Much to the complete astonishment of many, the newly elected Tory government in the UK has pledged to abolish the existing Human Rights act. So who will lead the charge on this?
Michael Gove, the former education secretary, is to be the new Justice Secretary.
Here is a test for you – Randomly pick any UK teacher, ring them up and ask what they think of Michael Gove, and see what is said … or you could just check the opening paragraph of his Wikipedia page …
At its 2013 conference, Gove was criticised by the National Association of Head Teachers, whose members condemned the climate of bullying, fear and intimidation they said he had created during his time as Education Secretary. The conference passed a vote of no confidence in his policies.Votes of no confidence were also passed by the Association of Teachers and Lecturers, National Union of Teachers and NASUWT at their conferences in 2013.
Given the observation that past behaviour is often an indicator of future behaviour, I’d be very very nervous about this latest career move by him.
OK, so what is the existing 1998 Human Rights act all about?
Firstly, it folds the European Convention on Human Rights into British law, or to translate, if you have a human rights problem, you don’t need to go to Brussels, you can get justice in a UK court.
It also puts in place a requirement for public bodies such as the NHS and Police to conform to basic human rights.
What rights exactly?
- Article 2 – right to life
- Article 3 – right not to be tortured or subjected to inhumane treatment
- Article 4 – right not to be held as a slave
- Article 5 – right to liberty and security of the person
- Article 6 – right to a fair trial
- Article 7 – right not be retrospectively convicted for a crime
- Article 8 – right to a private and family life
- Article 9 – right to freedom of thought, conscience and religion
- Article 10 – right to freedom of expression
- Article 11 – right to freedom of assembly and association
- Article 12 – right to marriage
- Article 14 – right not to be discriminated against
… and more.
So what is the plan?
Abolish the existing Human Rights Act and replace it with British Bill of Rights. The rather obvious immediate effect is to break the current relationship with the European court of Human rights.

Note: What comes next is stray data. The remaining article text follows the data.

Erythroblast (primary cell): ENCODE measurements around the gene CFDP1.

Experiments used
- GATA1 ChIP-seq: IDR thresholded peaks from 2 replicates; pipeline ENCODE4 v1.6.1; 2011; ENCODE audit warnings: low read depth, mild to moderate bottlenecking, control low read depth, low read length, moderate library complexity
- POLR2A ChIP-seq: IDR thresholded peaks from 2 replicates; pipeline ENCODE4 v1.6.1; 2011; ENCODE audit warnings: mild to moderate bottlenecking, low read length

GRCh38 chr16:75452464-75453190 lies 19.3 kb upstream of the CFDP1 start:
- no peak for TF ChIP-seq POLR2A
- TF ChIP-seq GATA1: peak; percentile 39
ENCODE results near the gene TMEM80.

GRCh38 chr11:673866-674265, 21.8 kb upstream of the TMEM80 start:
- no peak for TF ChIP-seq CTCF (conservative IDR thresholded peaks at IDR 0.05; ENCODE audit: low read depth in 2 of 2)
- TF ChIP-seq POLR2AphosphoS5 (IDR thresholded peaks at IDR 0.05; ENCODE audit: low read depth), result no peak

We do not yet know the precise details, nor do we know how watered down it will be so there is a considerable degree of ongoing concern. We will all find out more details during the Queens speech on 28th May (yes just 2 weeks away).
What do others think of this?
Scotland says “No” and that cranks up the heat on this little drama …
The Scottish government has said that it will withhold legislative consent on the Conservative proposals to scrap the 1998 Human Rights Act, as it emerged that the SNP has already had informal discussions with Tory backbenchers who oppose the move.
The social justice secretary, Alex Neil, told the Holyrood chamber on Tuesday afternoon: “The Scottish government’s position is that implementation of the Conservative government’s proposals would require legislative consent and that this parliament should make clear that such consent will not be given.”
Tory plans to repeal the act and replace it with a UK bill of rights could lead to a “complete standoff” between Westminster and Holyrood, according to a Scottish government source.
Scrapping the Human Rights Act would be a breach of the Good Friday agreement that sealed the peace process in Northern Ireland, a Belfast-based human rights organisation has said.
The Conservative government’s plans to ditch the HRA would also violate an international treaty as the agreement in 1998 was an accord between two sovereign states – the UK and the Irish Republic, according to the committee on the administration of justice.
Is anybody happy about any of this?
Actually yes, the entire body of teachers within the UK is now truly delighted to have Michael Grove out of their hair.
- You can find the text of the existing 1998 Human Rights Act here.
- The bit you will be really interested in are the articles … these bits … of specific interest will be Article 9 (Freedom of Thought), and Article 10 (Freedom of Expression).
Article 9 Freedom of thought, conscience and religion
1 Everyone has the right to freedom of thought, conscience and religion; this right includes freedom to change his religion or belief and freedom, either alone or in community with others and in public or private, to manifest his religion or belief, in worship, teaching, practice and observance.
2 Freedom to manifest one’s religion or beliefs shall be subject only to such limitations as are prescribed by law and are necessary in a democratic society in the interests of public safety, for the protection of public order, health or morals, or for the protection of the rights and freedoms of others.
Article 10 Freedom of expression
1 Everyone has the right to freedom of expression. This right shall include freedom to hold opinions and to receive and impart information and ideas without interference by public authority and regardless of frontiers. This Article shall not prevent States from requiring the licensing of broadcasting, television or cinema enterprises.
2 The exercise of these freedoms, since it carries with it duties and responsibilities, may be subject to such formalities, conditions, restrictions or penalties as are prescribed by law and are necessary in a democratic society, in the interests of national security, territorial integrity or public safety, for the prevention of disorder or crime, for the protection of health or morals, for the protection of the reputation or rights of others, for preventing the disclosure of information received in confidence, or for maintaining the authority and impartiality of the judiciary.